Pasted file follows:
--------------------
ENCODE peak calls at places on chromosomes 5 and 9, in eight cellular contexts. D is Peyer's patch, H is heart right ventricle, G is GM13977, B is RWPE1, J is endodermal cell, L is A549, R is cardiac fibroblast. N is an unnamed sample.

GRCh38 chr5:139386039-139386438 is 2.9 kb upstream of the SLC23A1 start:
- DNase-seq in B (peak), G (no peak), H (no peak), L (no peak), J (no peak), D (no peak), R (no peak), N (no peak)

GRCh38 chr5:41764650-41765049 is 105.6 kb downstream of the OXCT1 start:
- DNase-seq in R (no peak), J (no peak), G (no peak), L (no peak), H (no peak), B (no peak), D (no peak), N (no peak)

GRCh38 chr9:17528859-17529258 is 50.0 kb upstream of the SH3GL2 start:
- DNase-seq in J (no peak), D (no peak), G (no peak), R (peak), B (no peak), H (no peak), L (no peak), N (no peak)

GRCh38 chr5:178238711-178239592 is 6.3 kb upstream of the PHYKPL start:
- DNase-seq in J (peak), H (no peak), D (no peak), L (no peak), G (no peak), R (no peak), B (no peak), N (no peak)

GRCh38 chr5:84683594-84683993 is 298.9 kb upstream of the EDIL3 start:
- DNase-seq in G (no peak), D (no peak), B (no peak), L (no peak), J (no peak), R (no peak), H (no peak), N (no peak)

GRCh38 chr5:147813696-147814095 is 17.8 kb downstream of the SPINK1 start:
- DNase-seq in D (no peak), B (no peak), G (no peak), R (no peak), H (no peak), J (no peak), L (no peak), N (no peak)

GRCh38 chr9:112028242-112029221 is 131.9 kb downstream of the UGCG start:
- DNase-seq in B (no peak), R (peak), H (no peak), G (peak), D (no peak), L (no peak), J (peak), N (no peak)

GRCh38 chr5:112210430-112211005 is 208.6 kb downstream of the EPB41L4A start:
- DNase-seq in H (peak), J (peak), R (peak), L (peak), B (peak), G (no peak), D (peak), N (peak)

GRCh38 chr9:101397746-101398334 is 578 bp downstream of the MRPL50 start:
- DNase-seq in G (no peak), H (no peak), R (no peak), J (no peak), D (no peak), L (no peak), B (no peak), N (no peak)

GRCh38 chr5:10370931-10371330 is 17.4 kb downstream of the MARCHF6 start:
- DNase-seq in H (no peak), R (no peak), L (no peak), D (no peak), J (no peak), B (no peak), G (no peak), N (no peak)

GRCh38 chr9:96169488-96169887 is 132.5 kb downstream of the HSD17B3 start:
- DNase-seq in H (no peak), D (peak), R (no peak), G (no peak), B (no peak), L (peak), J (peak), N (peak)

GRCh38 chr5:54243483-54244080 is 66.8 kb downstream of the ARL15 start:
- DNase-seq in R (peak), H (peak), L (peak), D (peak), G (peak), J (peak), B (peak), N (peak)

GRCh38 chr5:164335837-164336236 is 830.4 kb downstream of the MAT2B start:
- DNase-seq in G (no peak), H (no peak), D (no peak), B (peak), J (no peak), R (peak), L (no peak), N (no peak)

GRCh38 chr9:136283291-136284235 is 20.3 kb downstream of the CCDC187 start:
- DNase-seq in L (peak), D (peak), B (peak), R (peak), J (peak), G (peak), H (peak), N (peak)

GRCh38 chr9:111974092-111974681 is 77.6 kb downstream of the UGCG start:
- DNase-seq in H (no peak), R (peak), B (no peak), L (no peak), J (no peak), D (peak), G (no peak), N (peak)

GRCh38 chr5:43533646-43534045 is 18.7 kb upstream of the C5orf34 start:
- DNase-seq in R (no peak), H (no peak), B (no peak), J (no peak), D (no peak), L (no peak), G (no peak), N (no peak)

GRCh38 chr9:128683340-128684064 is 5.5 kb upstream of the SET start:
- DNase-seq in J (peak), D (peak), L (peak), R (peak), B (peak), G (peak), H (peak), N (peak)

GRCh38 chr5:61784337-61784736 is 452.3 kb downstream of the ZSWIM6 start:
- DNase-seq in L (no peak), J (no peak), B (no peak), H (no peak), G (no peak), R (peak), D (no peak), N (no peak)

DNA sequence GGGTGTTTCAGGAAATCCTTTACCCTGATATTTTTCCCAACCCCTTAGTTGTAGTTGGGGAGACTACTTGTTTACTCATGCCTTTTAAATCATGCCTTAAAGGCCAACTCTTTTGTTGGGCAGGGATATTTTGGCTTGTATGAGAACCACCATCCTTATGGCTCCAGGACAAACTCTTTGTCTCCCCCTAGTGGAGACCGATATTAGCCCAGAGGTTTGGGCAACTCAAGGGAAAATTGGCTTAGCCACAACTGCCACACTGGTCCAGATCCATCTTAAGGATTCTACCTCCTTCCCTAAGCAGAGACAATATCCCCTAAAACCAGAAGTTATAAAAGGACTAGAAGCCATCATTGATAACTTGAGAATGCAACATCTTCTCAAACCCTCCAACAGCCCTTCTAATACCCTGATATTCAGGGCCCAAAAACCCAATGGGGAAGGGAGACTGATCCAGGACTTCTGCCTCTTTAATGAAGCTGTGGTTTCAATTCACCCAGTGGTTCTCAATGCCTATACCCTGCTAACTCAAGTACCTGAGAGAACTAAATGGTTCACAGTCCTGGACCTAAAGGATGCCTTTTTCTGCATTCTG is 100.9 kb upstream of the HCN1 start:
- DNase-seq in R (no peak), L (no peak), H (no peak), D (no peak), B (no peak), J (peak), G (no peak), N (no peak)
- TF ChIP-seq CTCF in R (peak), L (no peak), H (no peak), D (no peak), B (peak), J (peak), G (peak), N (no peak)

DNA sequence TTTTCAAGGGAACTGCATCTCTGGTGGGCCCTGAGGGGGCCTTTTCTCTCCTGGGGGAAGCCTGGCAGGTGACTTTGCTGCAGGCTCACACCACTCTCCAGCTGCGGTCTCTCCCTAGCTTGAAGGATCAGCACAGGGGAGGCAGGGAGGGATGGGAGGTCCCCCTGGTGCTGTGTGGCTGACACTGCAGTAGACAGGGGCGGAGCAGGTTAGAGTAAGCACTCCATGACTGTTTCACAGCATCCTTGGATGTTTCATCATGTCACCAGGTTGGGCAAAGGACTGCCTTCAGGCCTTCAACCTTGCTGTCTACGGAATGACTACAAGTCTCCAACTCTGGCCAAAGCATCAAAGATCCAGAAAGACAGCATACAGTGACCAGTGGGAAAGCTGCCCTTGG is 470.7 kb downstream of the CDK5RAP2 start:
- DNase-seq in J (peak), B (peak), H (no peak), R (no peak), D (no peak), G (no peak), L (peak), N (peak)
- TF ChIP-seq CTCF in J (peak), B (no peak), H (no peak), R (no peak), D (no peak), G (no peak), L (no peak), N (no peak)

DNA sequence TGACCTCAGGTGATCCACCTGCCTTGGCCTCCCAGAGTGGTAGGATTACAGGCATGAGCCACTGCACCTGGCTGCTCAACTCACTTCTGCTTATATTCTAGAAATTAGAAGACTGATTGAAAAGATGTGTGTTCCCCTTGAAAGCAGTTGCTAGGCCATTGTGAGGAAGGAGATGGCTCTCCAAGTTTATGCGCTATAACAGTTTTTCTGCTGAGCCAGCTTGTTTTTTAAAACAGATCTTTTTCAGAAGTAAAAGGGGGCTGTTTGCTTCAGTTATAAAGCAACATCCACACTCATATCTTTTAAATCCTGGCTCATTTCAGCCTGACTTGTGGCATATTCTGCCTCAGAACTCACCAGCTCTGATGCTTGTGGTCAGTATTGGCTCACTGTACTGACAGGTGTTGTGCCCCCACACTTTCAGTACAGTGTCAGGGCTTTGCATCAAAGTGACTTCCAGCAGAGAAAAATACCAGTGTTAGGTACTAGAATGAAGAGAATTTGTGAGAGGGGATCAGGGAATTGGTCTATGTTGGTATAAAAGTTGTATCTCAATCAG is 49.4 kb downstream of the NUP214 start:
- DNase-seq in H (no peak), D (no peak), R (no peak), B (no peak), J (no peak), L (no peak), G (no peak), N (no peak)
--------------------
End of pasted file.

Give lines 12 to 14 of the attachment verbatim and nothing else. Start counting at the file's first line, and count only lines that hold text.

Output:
GRCh38 chr5:147813696-147814095 is 17.8 kb downstream of the SPINK1 start:
- DNase-seq in D (no peak), B (no peak), G (no peak), R (no peak), H (no peak), J (no peak), L (no peak), N (no peak)

GRCh38 chr9:112028242-112029221 is 131.9 kb downstream of the UGCG start: